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The Big Food Lie that Made Us Fat and Sick:
For decades, we aimed at the wrong target. Well-intentioned critics argued that fat makes you fat (duh!), so eating low-fat and fat-free foods logically seemed the pathway to become lean and healthy.
File this under the “catastrophically wrong, total miss” category.
You see, as low-fat fruit-on-the-bottom yogurt and fat-free cookie sales escalated, so did our waistlines.
Even in the midst of this fat-free frenzy, manufacturers faced one problem: When you remove the fat, you also remove flavor. Fat-free cookies taste like cardboard.
To remedy the flavorless problem, they added more sugar into these foods, especially as high-fructose corn syrup (HFCS).
Too enamored with having our (fat-free) cake and eating it, we were blind-sighted as increased amounts of sugar slipped through the back door. We became duped and misled as we got fatter, sicker and unhealthier.
Today, an average American eats about 152 pounds of sugar a year, or about 22 teaspoons a day. Couple that with 146 pounds of flour (that converts to sugar), and the average person eats a whopping pound of sugar every day. Little wonder that nearly 70 percent of Americans and 40 percent of kids are overweight.
We’ve also become sugar addicts. If you ever ate tasteless fat-free junk foods, you probably didn’t enjoy them, yet you kept reaching for another one…and another one… I had more than a few patients confess they ate the whole box even though they tasted terrible.
There’s a reason why: Sugar is eight times as addictive as cocaine. We’ve seen studies where researchers let rats choose between drugs and Oreos. Guess what they go after?
Over the past decade we’ve experienced a paradigm shift as sugar becomes public enemy number one. Tragic though overconsumption’s health consequences are, you can break this addictive, havoc-wreaking cycle in just 10 days. When my patients employ these seven strategies, they break that vicious cycle without boredom, deprivation, eating bland foods, or otherwise suffering.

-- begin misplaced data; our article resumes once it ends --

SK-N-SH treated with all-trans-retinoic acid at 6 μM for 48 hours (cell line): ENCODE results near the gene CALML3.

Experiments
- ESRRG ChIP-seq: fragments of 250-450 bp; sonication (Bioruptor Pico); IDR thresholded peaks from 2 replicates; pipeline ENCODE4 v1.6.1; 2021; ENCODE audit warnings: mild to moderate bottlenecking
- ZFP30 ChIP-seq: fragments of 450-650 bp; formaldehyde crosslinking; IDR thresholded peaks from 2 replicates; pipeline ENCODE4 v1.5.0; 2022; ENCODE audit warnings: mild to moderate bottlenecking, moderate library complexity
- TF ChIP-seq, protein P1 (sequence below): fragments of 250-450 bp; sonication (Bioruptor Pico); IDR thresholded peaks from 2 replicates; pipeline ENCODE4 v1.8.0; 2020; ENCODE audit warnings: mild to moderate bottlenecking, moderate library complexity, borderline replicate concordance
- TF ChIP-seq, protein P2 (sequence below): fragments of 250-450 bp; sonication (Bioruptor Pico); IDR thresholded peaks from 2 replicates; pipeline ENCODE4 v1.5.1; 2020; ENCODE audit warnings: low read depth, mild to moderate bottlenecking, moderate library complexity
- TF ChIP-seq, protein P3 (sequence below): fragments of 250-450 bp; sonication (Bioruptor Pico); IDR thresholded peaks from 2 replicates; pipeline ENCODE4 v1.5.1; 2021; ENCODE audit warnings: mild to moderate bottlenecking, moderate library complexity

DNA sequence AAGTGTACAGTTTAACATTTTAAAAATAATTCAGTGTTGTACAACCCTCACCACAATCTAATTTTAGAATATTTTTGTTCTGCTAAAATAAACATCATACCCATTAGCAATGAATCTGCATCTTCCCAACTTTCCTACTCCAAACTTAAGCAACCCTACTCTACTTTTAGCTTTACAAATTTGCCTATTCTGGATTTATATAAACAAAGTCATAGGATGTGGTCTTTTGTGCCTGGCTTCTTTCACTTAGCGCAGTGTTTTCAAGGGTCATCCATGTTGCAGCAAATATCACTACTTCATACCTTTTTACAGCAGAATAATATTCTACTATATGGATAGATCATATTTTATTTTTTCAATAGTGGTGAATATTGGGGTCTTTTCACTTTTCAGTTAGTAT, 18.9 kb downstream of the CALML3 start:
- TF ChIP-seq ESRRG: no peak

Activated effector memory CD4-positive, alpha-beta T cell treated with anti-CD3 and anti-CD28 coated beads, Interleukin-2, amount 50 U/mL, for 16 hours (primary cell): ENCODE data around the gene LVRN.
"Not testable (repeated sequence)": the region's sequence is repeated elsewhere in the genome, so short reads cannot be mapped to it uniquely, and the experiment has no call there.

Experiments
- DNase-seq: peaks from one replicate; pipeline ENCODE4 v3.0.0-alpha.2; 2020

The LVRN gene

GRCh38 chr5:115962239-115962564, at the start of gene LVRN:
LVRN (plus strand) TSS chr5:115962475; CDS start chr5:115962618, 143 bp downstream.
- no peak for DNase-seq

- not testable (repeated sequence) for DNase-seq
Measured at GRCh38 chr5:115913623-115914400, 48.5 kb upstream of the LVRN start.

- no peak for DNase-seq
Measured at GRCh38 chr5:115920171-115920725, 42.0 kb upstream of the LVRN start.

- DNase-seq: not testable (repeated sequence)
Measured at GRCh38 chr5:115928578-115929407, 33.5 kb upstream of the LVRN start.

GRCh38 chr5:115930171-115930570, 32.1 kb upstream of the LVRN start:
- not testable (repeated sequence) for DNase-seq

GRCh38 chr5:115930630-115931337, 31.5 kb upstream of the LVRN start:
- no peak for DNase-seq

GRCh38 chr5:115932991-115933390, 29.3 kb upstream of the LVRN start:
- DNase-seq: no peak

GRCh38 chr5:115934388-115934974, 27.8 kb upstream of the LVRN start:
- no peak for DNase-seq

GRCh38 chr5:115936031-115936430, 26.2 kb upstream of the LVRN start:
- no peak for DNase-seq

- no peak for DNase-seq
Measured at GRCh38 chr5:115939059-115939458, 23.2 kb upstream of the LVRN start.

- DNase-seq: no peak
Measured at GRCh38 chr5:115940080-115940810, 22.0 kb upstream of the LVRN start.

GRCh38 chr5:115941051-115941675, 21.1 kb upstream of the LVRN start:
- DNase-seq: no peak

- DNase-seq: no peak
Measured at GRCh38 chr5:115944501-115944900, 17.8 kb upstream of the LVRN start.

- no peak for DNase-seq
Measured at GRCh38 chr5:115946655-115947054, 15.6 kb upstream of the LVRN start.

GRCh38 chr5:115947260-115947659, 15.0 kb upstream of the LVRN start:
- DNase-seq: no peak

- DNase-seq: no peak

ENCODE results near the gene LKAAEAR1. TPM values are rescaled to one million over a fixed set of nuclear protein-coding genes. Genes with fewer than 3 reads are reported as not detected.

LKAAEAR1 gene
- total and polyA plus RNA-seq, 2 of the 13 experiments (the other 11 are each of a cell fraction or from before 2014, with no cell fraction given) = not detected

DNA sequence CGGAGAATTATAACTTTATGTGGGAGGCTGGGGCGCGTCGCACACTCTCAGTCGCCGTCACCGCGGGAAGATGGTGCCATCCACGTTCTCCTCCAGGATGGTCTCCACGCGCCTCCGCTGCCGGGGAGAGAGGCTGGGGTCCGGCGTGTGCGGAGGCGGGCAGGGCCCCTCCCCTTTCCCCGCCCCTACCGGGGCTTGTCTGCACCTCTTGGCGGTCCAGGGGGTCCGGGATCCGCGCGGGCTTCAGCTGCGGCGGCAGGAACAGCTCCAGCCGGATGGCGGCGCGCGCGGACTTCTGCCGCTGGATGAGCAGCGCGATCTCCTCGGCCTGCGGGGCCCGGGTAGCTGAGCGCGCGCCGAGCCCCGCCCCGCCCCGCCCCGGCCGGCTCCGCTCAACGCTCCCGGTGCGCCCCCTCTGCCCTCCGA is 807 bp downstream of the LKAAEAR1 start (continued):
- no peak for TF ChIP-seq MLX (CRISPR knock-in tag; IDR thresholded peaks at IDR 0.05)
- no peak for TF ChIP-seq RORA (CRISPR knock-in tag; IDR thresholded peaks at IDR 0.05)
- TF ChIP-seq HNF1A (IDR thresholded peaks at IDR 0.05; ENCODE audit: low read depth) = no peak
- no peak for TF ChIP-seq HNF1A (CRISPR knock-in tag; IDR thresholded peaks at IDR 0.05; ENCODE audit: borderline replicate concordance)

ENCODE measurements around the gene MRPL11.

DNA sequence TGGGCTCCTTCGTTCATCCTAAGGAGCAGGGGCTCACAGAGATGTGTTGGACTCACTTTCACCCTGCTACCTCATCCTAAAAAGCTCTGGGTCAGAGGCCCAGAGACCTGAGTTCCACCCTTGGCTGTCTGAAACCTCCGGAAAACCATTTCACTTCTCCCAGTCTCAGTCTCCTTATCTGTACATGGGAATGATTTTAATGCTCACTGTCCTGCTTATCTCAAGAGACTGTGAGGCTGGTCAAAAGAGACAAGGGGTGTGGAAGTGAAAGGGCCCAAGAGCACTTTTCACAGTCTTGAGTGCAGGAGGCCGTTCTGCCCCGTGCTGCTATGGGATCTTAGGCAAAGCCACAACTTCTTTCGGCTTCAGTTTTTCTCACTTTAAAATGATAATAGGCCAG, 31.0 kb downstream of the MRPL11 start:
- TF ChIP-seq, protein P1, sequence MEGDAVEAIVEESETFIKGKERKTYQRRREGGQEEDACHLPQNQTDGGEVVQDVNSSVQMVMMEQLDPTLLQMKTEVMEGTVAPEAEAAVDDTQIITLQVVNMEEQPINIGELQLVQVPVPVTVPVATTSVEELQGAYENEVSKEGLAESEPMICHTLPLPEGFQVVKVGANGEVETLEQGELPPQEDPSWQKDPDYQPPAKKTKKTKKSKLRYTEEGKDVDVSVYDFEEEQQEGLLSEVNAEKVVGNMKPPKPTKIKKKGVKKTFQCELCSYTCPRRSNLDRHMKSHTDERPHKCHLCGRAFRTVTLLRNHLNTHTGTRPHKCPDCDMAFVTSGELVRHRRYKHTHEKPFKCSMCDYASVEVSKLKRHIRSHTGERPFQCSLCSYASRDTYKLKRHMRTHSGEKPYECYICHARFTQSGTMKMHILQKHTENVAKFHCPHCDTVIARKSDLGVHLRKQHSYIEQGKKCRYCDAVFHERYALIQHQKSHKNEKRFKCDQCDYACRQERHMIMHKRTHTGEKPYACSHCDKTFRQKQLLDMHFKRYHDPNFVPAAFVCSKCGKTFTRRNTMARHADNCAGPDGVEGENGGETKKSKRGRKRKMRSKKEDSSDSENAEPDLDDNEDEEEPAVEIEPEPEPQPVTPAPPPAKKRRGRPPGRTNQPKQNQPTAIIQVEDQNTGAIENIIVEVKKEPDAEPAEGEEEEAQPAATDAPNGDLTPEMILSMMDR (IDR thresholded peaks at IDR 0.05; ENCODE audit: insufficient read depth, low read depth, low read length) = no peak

- Eat real food. For 10 days, you want to ditch all sugar, including flour products and artificial sweeteners, as well as trans or hydrogenated fats, MSG (watch for hidden names), and ideally, grains. Avoid any foods that come in a box, package, can or that have a label. The easiest way to do that is stick with real, whole, fresh food.
- Eat enough protein. Protein, especially at breakfast, provides the key to balancing blood sugar and insulin and cutting cravings. Start the day with whole farm eggs or a protein shake. Eat nuts, seeds, eggs, fish, chicken, or grass-fed meat for protein at every meal. A serving size is four to six ounces, or the size of your palm.
- Choose your carbs wisely. You can eat as many non-starchy leafy and cruciferous veggies as you want. I’ve never met anyone who ate too many brussels sprouts or spinach!
- Edge out sugar with fat. Fat makes you full, balances your blood sugar and fuels your cells. Along with protein, have good fats at every meal and snack including nuts and seeds, extra virgin olive oil, coconut butter and avocados. Incorporate plenty of anti-inflammatory fats including chia seeds, freshly ground flax seeds, walnuts and wild-caught fish.
- Don’t let yourself get into a food emergency. I keep an Emergency Life Pack with me all the time, filled with protein, healthy fats and good snacks so I never have to make a bad choice. Mine includes nut butters and coconut butter, almonds, walnuts, pumpkin seeds, salmon jerky or turkey jerky, a can of wild salmon or sardines and unsweetened wild blueberries.
- Breathe deeply. I’m sure someone has told you to breathe when you’ve lost your cool. That’s sound advice whether you’re stressed out or about to eat a meal. Simply “Take Five“: Five slow deep breaths, in to the count of five, out to the count of five. Five times. That’s it.
- Sleep deeply. Sufficient sleep balances hormones to reduce hunger, cravings and overeating. Aim for eight hours of solid, uninterrupted sleep every night.
A wide arsenal of nutrients and lifestyle factors can help you balance blood sugar levels. What one strategy would you add to this list? Share your thoughts below or on my Facebook fan page.
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Editor: Rachel Nussbaum
Photo: Flickr/GDS Infographics
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